The Legacy of Valentine’s Day
By: Julia Connell
Diamonds shining on a 14k gold ring. Heart-shaped latex balloons. Milk chocolate and red roses. Images of happy “masculine” men kissing “feminine” women on TV.
What’s the price of “love” this holiday?
Despite accusations of complete corporate fabrication, Valentine’s Day has a shaky but storied history. February has been celebrated as a month dedicated to love since at least Roman times. Lupercalia in particular was a famous pagan fertility festival. Dedicated to the Roman agricultural god, Faunus, it often involved goat and dog sacrifices. At the end of the festival, a city’s women would place their names in an urn, and single men would pull out a name and spend a year “paired” with that woman.
The Catholic Church also has three former saints named Valentine (or a variation thereof), all who were supposedly martyred on February 14. A wide range of contradictory stories about these Valentines exist. In one, Valentine supposedly performed marriages for young couples during the 3rd century BC, when a need for soldiers meant that marriage for young men was outlawed. In another, Valentine helped Christians escape from Roman prisons. When Valentine was caught and imprisoned, he fell in love with his prisoner’s daughter.
While these stories don’t have much historical backing, European Christians during the Middle Ages saw a generalized version of “Valentine” as a popular, romantic icon. In the mid-20th century, the Catholic Church removed St. Valentine’s feast day from the liturgical calendar, citing murky historical origins of the celebrated men.
It is quite possible that — in a practice similar to treatment of Christmas and the Roman winter solstice celebration Saturnalia — the Catholic Church placed the original St. Valentine’s Day close to Lupercalia in order to “Christianize” it. Valentine’s Day as we know it today with gifts and cards became popular in America and Great Britain across social classes during the mid 18th century.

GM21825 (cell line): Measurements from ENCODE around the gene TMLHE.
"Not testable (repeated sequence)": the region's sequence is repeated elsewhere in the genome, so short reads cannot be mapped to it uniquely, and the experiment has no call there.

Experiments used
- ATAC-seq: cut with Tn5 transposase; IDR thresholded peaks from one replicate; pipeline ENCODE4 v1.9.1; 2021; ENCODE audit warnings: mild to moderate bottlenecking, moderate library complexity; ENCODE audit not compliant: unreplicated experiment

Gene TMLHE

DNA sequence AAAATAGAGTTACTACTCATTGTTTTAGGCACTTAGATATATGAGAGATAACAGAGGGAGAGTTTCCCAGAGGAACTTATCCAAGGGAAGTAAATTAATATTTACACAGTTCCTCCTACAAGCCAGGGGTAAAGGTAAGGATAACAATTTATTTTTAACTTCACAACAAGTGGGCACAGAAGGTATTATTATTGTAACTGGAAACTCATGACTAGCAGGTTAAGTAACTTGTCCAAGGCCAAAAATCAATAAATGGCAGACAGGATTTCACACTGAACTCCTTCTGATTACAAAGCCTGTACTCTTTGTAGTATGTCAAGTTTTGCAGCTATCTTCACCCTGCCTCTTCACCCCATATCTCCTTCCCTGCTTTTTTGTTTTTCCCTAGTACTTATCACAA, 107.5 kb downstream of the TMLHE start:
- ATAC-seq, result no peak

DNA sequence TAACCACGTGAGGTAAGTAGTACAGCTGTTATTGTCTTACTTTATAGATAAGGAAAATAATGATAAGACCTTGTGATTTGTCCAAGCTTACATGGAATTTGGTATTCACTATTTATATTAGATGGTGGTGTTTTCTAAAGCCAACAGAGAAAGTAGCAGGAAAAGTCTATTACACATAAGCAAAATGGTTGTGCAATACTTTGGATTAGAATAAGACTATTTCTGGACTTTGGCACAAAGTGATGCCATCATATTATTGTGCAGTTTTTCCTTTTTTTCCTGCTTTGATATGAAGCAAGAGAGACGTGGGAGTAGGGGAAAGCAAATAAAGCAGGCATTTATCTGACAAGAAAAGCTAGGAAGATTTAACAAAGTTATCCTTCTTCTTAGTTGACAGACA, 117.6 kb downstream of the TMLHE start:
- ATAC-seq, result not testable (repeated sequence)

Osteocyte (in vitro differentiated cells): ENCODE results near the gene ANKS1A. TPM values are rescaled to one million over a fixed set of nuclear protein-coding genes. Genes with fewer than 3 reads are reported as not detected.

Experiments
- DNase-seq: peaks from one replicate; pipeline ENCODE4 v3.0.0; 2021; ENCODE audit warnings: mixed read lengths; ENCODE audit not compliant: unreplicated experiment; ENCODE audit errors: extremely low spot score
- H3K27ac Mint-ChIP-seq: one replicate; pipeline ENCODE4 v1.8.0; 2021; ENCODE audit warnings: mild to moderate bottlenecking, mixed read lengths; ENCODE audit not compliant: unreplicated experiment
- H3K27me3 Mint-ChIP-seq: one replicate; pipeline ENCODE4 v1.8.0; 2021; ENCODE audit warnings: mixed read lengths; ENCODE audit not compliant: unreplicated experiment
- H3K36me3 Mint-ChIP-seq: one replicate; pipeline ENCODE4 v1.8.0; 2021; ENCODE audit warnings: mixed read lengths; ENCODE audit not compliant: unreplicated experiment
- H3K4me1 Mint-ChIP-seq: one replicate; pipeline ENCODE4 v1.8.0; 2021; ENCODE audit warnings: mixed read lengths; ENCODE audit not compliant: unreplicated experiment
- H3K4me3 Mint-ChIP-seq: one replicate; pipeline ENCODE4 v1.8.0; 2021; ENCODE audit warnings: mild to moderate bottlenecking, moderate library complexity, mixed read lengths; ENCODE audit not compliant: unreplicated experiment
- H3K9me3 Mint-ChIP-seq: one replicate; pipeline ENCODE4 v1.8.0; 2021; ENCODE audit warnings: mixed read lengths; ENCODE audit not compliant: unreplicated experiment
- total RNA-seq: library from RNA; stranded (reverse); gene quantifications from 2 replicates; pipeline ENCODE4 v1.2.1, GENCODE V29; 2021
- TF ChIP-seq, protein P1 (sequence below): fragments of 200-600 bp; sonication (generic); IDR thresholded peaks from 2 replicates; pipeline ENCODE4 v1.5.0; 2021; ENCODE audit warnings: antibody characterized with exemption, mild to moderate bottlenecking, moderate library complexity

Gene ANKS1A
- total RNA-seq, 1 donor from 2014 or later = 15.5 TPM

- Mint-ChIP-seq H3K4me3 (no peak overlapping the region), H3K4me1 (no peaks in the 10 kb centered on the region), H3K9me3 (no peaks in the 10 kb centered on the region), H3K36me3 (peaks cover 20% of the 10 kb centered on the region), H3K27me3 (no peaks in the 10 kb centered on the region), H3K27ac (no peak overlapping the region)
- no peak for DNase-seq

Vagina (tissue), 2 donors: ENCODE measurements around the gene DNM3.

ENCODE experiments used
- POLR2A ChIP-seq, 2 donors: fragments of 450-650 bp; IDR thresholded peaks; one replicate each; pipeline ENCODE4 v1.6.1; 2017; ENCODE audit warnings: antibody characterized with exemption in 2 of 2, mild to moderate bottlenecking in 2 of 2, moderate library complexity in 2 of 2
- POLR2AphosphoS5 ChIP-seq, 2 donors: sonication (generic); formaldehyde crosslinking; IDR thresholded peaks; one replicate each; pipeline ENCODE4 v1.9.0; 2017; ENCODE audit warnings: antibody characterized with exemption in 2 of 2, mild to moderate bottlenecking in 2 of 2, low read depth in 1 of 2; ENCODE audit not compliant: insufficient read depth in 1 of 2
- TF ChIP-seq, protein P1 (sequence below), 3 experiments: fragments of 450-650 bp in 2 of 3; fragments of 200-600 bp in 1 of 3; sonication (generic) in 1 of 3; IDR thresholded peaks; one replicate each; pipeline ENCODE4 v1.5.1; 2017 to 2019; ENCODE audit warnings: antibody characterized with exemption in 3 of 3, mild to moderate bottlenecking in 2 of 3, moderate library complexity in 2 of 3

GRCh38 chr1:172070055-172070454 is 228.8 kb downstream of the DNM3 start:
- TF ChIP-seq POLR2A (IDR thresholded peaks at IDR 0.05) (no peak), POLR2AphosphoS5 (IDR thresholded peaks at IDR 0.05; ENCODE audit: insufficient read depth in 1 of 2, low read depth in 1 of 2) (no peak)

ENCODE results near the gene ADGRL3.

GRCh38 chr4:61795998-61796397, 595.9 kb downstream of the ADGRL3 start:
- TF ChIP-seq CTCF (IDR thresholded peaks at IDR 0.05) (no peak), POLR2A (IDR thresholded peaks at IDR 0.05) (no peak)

Today, Valentine’s Day faces gross accusations of being a Hallmark holiday, or a holiday mostly perpetuated by careful marketing and a need for economic growth. The National Retail Foundation, which tracks spending statistics in America, noted that Americans spent $17.3 billion on Valentine’s Day in 2014, a figure that is estimated to increase by over a billion dollars this year. The average person who celebrates Valentine’s Day will spend around $140 dollars!
This raises a very uncomfortable question: does our society conflate love with big spending? Samhita Mukhopadhyay, creator of the term “romantic-industrial complex”, seems to think so. In addition to rising spending on Valentine’s Day, the average American wedding costs about $30,000 — and rising every year. However, actual marriage rates have fallen due to young adults’ lack of funds. This suggests that typical displays of love — such as marriage and Valentine’s Day celebrations — might be out of reach for those who can’t afford it.
Aside from a shaky history and the uncomfortable commodification of “love,” feminism has several problems with February 14th.
For one, Valentine’s Day reinforces heteronormativity. Heteronormativity is the idea that heterosexuality is the default “normal” sexuality, and that the men and women in these relationships should fit specific gender roles. With few exceptions, media and advertisements related to Valentine’s Day rarely show people who deviate from this standard. Hallmark featured a same-sex couple in a Valentine’s Day advertisement for the first time ever just this year. People who are polyamorous or asexual are practically erased on this holiday. While this could just be indicative of the larger issue — lack of diversity in media — it’s a slap in the face to ignore alternative sexualities on a day that claims to celebrate romantic love.
Even within heterosexual relationships, the “holiday of love” highlights sexist and outdated ideals. Men in particular can feel pressure to provide for a female partner, some even going to extreme measures like stealing kittens (no joke). Additionally, gifts are very frequently labeled as “For Him” or “For Her”. This creates many problems. First, the recognition of only two genders. Second, the idea that certain objects or interests are inherently gendered, rather than a product of social conditioning.
Finally, Valentine’s Day values romantic relationships above platonic ones, which can make those without a significant other feel very left out. A quick Google search for “single on Valentine’s Day” returned over 42 million hits, many including articles on how to cope with feeling alone on the holiday. Valentine’s Day exclude singles, and the value of a person should never depend on whether or not they have a romantic partner.
It’s fine to want to treat yourself or a significant other on Valentine’s Day. But this holiday, think a little more about what all the hype — the gift-giving, the letters, the chocolates, and advertisements — actually mean. Make this Valentine’s Day meaningful and inclusive!